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Money Moves 5 Doomsayers Are Making Now

They are sentries at the stock market’s wall of worry, warning investors to prepare for another epic crash for debt-laden economies.

Yet with U.S. equity markets on a tear since early October, hitting levels not touched in several years, most of Wall Street isn’t seeing much cause for alarm.

But investors should be very afraid, the doomsayers caution.

“Hold cash, and keep it safe,” said Robert Prechter, head of market forecasting firm Elliott Wave International. “There will be another buying opportunity, probably about four years from now.”

Spain is the worry, not Portugal

Markets have been preoccupied with Portugal, but the real linchpin to the success of the euro project in the short term is Spain. Vincent Cignarella explains why on Markets Hub. (AP Photo/Manu Fernandez)

Instead, increasingly optimistic buyers have pushed the Dow Jones Industrial Average DJIA -0.03%  above 13,000; the Nasdaq Composite Index COMP +0.28% over 3,000, and the Standard & Poor’s 500 Index SPX +0.01%  past 1,400.

The gains extend beyond stocks. GoldGCJ2 -0.04% may be off its September 2011 high of $1,907 an ounce, but is still in the respectable mid $1,600s, and oilCLK2 +0.03%  remains above $100 a barrel. Meanwhile, yields on both the 10-year Treasury note 10_YEAR -2.58% and the 30-year bond 30_YEAR -1.08%  are around a percentage point lower from a year ago, boosting bond values.

Also, the greenback is rising. The U.S. Dollar Index DXY +0.13% , a measure of the dollar against six other major currencies, is up sharply over the past 12 months.

It’s enough to make a confirmed pessimist downright gloomy.

After all, what’s a doomsayer to do when it seems everything — even Europe — is rallying? Do you stand your ground in cash, or join the crowd and closely eye the exit?

Party like it’s 2007

Of the five prominent market skeptics interviewed for this article, four are reluctantly going along for the ride. The consensus among this group is that the rally is not sustainable — just another big party before an even bigger hangover. They see stock prices as being artificially inflated by Federal Reserve policies of quantitative easing and low interest rates, and that to put out the fires in Europe, the European Central Bank has gotten in on the act.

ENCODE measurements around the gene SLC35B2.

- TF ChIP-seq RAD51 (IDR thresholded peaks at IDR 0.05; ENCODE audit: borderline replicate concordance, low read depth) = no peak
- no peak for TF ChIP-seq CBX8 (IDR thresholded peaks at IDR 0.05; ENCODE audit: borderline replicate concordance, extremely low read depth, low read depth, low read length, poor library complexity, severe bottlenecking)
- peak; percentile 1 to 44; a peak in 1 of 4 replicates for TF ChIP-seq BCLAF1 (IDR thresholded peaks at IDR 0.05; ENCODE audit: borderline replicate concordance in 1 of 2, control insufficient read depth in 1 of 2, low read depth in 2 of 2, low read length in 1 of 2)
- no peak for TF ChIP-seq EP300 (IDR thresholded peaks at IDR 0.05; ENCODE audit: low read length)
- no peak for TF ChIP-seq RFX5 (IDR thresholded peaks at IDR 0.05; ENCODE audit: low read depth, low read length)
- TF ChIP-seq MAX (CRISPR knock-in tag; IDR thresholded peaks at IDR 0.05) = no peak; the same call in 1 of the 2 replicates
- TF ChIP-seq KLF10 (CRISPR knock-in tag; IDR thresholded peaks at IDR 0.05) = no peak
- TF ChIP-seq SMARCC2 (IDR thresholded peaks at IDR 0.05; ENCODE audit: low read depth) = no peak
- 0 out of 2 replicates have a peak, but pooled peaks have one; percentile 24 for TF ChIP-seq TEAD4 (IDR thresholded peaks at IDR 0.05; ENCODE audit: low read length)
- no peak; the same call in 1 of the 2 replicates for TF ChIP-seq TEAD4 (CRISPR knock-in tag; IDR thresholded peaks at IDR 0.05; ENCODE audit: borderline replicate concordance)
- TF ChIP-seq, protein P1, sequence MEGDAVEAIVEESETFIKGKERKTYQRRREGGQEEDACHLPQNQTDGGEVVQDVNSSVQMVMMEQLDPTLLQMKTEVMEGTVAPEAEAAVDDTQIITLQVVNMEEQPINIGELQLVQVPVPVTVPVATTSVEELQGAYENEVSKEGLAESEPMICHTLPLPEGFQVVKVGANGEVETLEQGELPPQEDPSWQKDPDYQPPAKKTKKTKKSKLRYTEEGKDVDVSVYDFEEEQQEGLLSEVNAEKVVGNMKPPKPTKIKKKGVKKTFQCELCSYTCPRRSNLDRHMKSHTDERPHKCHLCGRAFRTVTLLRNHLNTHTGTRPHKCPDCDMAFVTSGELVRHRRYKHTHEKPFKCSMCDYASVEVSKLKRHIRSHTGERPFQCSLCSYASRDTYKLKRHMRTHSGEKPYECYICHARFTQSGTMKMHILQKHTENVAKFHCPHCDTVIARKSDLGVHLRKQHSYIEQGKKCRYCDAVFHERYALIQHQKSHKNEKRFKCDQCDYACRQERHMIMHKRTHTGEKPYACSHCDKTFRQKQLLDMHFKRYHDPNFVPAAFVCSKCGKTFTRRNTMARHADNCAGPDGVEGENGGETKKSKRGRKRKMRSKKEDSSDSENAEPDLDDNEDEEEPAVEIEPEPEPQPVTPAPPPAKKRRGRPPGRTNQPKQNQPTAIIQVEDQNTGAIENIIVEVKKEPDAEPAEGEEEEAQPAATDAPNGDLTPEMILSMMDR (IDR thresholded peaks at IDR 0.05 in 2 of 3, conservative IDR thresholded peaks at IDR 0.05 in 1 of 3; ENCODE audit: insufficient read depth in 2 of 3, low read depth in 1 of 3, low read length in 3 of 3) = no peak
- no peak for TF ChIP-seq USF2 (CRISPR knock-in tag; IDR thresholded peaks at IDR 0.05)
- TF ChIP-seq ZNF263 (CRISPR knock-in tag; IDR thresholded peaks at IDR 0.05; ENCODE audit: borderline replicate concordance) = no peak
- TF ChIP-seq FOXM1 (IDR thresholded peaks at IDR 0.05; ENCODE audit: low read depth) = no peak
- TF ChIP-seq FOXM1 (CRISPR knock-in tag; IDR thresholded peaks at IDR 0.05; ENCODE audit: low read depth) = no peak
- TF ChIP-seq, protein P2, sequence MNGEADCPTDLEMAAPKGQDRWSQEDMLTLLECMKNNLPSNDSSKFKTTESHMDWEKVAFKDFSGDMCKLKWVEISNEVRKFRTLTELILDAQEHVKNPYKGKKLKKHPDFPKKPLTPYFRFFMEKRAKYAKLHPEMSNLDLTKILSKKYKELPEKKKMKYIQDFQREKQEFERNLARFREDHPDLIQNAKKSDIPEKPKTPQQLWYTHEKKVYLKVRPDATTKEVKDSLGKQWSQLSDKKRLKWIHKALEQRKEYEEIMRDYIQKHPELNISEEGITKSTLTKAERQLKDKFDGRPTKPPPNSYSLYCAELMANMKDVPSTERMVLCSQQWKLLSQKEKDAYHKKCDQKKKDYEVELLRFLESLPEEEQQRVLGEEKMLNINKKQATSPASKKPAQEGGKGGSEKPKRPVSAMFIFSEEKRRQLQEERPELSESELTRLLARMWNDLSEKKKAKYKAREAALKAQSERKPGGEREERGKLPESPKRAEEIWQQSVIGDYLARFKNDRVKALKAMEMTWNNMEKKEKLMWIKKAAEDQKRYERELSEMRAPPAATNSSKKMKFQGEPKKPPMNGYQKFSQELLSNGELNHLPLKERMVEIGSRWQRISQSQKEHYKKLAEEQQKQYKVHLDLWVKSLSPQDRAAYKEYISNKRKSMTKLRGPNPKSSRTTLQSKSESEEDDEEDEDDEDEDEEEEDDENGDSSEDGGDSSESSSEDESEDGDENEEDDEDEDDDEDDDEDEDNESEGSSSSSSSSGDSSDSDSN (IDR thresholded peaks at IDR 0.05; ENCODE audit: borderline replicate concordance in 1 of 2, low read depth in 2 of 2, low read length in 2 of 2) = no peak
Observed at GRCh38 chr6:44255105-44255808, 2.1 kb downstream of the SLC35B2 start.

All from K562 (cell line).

But, these strategists say, while these monetary drugs are palliative to markets, they require bigger doses for progressively dwindling results and will eventually fail.

Also, they believe the market’s valuation is stretched beyond what the fundamentals justify. Government policies are encouraging leveraged institutional investors and hedge funds to go long on stocks, they maintain, while cash-flush companies buy back outstanding shares from cash-strapped individual investors.

Individual investors, not incidentally, are engulfed by debt, the doomsayers point out. As they see it, consumers struggling to unwind debt are getting squeezed by higher food and energy costs. Accordingly, they’ll have even less disposable income to sustain corporate profits, the pessimists say. And one outcome these forecasters can all agree on is that the stage is being set for a big, ugly global stock-market crash.

Five shades of gray

1. Peter Schiff

Peter Schiff, chief executive of Euro Pacific Capital, said the worst investment now is bonds, because it’s the one asset that hasn’t been crushed. The second-worst option is cash, because the Fed insists that inflation is not a threat, he said.

Schiff is known for having called the 2007 financial crisis, and has been a vocal critic of artificially low interest rates set by the Fed.

Among stocks, Schiff said he’s focusing on multinationals and exporters, areas that have some insulation to a U.S. economy that he believes is heading for a crisis.

Earlier in the month, Euro Pacific’s asset management arm launched its EP Strategic U.S. Equity Fund EPUSX +1.00% , which focuses on U.S. businesses that stand to benefit from increasing sales in overseas markets.

Schiff said the Fed can be in denial about inflation for only so long, and eventually will have to raise interest rates.

“They’ll keep [rates] low until the market forces them,” Schiff said. “It’s like trying to hide it when you’re pregnant, you can only do it for so long.”

He added: “If we get to 2014 and we don’t have a crisis, the Fed will keep rates low but at some point it won’t matter because we won’t have any money because we’ll be paying $30 for a carton of milk.”

2. Harry Dent Jr.

Harry Dent Jr., who heads research and forecasting firm HS Dent, said the recovery in the economy and markets is “artificial” in that it’s being fueled by quantitative easing measures in the U.S. and Europe.